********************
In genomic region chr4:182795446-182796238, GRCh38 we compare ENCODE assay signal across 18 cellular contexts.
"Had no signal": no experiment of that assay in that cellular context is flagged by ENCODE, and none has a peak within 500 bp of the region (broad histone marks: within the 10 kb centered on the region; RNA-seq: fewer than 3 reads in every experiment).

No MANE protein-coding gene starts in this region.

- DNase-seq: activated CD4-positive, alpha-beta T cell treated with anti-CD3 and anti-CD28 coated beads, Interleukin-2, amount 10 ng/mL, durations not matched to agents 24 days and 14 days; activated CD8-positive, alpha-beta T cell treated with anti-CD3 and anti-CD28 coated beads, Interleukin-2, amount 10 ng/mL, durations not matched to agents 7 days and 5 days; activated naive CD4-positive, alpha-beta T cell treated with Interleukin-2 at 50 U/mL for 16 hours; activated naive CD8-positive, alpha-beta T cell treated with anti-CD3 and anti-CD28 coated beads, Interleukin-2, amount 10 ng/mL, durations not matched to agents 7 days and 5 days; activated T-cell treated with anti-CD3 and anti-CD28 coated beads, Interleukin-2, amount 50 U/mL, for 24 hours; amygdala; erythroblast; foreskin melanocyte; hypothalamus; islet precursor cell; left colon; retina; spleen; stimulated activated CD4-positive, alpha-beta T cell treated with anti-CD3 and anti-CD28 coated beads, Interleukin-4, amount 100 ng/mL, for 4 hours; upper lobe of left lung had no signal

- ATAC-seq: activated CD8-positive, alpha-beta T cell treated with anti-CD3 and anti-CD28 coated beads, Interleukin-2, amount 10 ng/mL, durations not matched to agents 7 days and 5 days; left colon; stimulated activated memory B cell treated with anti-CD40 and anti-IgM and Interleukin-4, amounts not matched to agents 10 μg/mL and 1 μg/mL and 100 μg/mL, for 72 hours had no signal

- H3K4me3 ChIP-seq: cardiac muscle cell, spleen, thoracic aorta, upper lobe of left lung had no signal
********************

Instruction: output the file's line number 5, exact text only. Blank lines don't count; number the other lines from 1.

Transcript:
- ATAC-seq: activated CD8-positive, alpha-beta T cell treated with anti-CD3 and anti-CD28 coated beads, Interleukin-2, amount 10 ng/mL, durations not matched to agents 7 days and 5 days; left colon; stimulated activated memory B cell treated with anti-CD40 and anti-IgM and Interleukin-4, amounts not matched to agents 10 μg/mL and 1 μg/mL and 100 μg/mL, for 72 hours had no signal